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Mehmet Oz, MD, Cardiology, answeredExposure to the sun’s ultraviolet rays has a double effect. On one hand, it activates a chemical in the skin that produces vitamin D, an essential vitamin necessary for many bodily functions. But it also can be damaging: Too much ultraviolet radiation (UVA and UVB rays) can cause melanoma and other types of skin cancer. Not enough sunlight can cause a vitamin D deficiency, a recently proposed suspect in cancer of the colon, rectum, and pancreas.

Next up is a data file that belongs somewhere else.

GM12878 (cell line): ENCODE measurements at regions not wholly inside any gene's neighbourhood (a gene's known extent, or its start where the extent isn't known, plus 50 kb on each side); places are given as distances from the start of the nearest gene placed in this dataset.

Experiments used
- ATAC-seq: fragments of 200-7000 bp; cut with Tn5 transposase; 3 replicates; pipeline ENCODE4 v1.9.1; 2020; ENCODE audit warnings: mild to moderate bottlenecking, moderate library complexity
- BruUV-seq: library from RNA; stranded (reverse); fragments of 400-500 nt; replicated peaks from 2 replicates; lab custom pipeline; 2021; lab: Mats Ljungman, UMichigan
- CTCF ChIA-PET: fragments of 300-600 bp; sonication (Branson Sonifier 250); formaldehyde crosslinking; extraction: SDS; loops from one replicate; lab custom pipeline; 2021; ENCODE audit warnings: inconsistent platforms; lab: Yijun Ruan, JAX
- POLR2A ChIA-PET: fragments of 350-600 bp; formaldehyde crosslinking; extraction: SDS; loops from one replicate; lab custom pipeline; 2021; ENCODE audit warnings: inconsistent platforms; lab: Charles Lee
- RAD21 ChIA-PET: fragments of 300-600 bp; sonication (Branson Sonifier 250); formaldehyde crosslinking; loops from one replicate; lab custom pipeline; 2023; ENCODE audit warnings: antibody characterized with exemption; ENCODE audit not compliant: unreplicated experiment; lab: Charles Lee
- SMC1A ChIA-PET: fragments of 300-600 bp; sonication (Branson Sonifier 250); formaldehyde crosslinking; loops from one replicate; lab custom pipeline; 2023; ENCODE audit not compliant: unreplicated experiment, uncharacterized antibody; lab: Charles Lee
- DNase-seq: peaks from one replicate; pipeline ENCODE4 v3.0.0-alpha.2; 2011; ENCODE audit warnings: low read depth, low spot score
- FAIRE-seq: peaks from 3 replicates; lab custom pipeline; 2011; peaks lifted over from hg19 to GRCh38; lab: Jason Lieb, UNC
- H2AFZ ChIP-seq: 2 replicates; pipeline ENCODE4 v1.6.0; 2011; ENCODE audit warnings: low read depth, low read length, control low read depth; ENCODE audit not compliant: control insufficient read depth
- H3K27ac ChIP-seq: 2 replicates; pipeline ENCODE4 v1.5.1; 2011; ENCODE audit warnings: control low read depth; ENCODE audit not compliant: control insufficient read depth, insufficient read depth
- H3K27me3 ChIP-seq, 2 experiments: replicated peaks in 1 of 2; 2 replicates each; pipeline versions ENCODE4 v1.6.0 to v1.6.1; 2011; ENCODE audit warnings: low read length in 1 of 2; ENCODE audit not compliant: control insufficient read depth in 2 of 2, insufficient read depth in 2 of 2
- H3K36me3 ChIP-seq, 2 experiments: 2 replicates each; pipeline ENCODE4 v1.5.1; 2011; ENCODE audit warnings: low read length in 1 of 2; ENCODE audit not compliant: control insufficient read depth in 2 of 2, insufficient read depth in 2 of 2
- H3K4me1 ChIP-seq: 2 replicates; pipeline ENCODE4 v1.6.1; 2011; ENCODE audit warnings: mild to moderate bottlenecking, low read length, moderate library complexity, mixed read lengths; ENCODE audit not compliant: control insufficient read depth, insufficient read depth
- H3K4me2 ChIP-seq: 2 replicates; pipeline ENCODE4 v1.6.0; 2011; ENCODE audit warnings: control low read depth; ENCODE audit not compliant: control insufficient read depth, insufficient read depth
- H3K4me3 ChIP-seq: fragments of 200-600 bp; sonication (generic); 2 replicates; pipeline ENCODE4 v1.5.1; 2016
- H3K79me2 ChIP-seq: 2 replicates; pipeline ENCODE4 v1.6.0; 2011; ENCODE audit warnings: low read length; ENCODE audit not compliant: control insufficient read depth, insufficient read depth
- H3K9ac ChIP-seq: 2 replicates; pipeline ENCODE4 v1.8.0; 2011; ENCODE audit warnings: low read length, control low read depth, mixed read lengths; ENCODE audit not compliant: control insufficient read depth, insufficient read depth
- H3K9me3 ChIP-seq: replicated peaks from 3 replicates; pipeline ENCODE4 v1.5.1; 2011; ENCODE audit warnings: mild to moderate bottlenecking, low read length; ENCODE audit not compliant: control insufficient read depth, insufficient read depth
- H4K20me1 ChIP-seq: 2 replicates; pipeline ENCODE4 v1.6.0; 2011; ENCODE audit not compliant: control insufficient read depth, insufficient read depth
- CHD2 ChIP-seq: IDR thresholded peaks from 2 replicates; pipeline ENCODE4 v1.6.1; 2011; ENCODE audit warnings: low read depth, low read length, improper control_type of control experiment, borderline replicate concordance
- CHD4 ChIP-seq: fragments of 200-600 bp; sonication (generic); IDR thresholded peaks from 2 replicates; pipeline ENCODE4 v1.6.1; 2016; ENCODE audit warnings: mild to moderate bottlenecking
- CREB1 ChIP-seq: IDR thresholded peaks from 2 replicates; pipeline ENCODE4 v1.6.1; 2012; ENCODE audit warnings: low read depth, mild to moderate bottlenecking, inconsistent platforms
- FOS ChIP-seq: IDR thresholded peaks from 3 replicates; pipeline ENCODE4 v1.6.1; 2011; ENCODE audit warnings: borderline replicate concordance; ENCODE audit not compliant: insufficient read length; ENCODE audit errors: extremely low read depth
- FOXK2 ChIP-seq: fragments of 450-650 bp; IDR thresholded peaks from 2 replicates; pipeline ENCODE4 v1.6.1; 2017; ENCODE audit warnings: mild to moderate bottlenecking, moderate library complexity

The sun emits ultraviolet rays along the entire spectrum, from visible light all the way to invisible X-rays. The lowest UV bands, UVA, UVB, and UVC, are considered the most often and are probably the most applicable to daily life. Almost all UVC rays are blocked by the same oxygen gas we survive on. Ozone blocks a significant amount of UVB but only very little of UVA light. All three can damage collagen fibers in the skin and thus cause aging. UVA and UVB can cause other molecules to change into dangerous forms, thus indirectly damaging DNA. UVB and UVC can directly damage DNA by affecting bonds between different molecules in the DNA's structure.